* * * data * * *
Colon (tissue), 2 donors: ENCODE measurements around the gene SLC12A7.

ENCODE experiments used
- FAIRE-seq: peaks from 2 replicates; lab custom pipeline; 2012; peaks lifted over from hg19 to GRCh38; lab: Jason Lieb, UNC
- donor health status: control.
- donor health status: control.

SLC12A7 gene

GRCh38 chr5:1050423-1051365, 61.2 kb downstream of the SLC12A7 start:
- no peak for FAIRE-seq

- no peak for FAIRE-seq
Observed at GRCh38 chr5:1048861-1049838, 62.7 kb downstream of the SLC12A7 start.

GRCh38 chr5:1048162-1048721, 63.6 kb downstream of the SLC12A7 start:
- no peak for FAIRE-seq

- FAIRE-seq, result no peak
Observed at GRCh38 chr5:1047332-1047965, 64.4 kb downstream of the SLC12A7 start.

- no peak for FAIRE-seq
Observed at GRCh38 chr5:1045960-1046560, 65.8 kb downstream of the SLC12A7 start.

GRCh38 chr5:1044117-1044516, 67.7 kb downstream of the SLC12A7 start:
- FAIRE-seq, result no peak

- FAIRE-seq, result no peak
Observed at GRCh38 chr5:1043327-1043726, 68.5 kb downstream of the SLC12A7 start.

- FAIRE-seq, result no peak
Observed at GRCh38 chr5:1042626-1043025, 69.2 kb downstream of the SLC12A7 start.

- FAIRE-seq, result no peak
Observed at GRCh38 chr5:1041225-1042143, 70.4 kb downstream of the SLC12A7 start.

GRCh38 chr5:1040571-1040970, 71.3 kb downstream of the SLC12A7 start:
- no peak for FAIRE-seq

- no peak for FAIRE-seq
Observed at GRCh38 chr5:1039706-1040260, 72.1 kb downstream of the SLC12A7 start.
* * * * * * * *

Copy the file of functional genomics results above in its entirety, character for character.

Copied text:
Colon (tissue), 2 donors: ENCODE measurements around the gene SLC12A7.

ENCODE experiments used
- FAIRE-seq: peaks from 2 replicates; lab custom pipeline; 2012; peaks lifted over from hg19 to GRCh38; lab: Jason Lieb, UNC
- donor health status: control.
- donor health status: control.

SLC12A7 gene

GRCh38 chr5:1050423-1051365, 61.2 kb downstream of the SLC12A7 start:
- no peak for FAIRE-seq

- no peak for FAIRE-seq
Observed at GRCh38 chr5:1048861-1049838, 62.7 kb downstream of the SLC12A7 start.

GRCh38 chr5:1048162-1048721, 63.6 kb downstream of the SLC12A7 start:
- no peak for FAIRE-seq

- FAIRE-seq, result no peak
Observed at GRCh38 chr5:1047332-1047965, 64.4 kb downstream of the SLC12A7 start.

- no peak for FAIRE-seq
Observed at GRCh38 chr5:1045960-1046560, 65.8 kb downstream of the SLC12A7 start.

GRCh38 chr5:1044117-1044516, 67.7 kb downstream of the SLC12A7 start:
- FAIRE-seq, result no peak

- FAIRE-seq, result no peak
Observed at GRCh38 chr5:1043327-1043726, 68.5 kb downstream of the SLC12A7 start.

- FAIRE-seq, result no peak
Observed at GRCh38 chr5:1042626-1043025, 69.2 kb downstream of the SLC12A7 start.

- FAIRE-seq, result no peak
Observed at GRCh38 chr5:1041225-1042143, 70.4 kb downstream of the SLC12A7 start.

GRCh38 chr5:1040571-1040970, 71.3 kb downstream of the SLC12A7 start:
- no peak for FAIRE-seq

- no peak for FAIRE-seq
Observed at GRCh38 chr5:1039706-1040260, 72.1 kb downstream of the SLC12A7 start.